Educational Administration, Department of

 

Date of this Version

Spring 4-18-2013

Citation

Pressler, A. L. (2013). The role of leadership experience in self-authorship development: A qualitative case study. (MA Thesis). University of Nebraska-Lincoln, Lincoln, NE.

Comments

A THESIS Presented to the Faculty of The Graduate College at the University of Nebraska In Partial Fulfillment of Requirements For the Degree of Master of Arts, Major: Educational Administration, Under the Supervision of Professor James V. Griesen. Lincoln, Nebraska: May, 2013.

Copyright (c) 2012 Anna Leigh Pressler

Abstract

Marcia Baxter Magolda’s research showed development of self-authorship typically occurred around 30 years of age. However, some programming and experiential learning presented opportunities to accelerate self-authorship development in college. Baxter Magolda emphasized the importance of self-authorship in the formative years of college and post-graduation with significant life decisions of academic major, career choice, and relationships. Therefore, the purpose of this qualitative case study was to explore the role leadership experience played in development of self-authorship in college. Previous research touted multicultural programming, developmental advising, challenging classroom environments, and living-learning community models as ways to promote self-authorship development, but little research examined the role of leadership. By exploring men’s fraternity presidents’ experiences and progress toward self-authorship, the researcher hoped to distinguish what aspects of leadership experience promoted development of self-authorship. Findings indicated elements of leadership experience, such as peer accountability, higher level decision making, and personal reflection, positively impacted self-authorship development.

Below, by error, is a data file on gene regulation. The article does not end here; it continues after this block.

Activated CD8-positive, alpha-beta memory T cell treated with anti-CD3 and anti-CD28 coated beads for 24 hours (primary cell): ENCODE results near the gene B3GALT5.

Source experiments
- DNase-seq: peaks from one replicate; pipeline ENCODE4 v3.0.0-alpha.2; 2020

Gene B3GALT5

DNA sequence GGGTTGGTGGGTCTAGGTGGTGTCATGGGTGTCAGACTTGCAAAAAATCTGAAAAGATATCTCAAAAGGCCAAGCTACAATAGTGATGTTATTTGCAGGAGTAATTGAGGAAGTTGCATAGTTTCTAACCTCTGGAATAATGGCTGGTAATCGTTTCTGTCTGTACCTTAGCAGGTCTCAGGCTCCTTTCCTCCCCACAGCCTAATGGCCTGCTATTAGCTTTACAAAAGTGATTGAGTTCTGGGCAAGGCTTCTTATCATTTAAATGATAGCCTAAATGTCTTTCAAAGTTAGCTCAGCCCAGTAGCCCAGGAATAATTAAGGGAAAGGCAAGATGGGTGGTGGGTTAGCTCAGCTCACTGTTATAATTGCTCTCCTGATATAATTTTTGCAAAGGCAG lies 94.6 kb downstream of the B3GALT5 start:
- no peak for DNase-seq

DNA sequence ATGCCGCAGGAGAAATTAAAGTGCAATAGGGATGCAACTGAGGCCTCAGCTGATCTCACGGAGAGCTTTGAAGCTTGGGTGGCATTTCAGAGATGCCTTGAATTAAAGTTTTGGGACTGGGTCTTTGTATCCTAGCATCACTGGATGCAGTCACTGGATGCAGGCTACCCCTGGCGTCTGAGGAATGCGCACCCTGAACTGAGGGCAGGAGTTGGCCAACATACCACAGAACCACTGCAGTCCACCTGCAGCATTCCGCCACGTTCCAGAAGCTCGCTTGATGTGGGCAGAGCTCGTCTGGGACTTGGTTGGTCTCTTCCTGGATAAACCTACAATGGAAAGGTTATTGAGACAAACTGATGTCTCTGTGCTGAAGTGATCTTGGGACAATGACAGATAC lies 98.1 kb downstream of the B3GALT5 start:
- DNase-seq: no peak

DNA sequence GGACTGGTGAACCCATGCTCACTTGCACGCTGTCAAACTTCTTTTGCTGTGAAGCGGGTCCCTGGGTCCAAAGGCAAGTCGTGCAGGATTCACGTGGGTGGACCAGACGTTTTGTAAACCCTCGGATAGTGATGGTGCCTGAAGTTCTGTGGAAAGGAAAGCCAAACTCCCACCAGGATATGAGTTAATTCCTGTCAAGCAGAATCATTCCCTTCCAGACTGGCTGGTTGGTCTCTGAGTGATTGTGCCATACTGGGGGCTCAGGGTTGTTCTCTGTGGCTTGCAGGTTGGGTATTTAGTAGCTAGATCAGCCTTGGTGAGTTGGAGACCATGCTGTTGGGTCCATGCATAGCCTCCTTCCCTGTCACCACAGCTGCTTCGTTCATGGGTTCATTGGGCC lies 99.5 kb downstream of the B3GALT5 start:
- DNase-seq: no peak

Adviser: James V. Griesen

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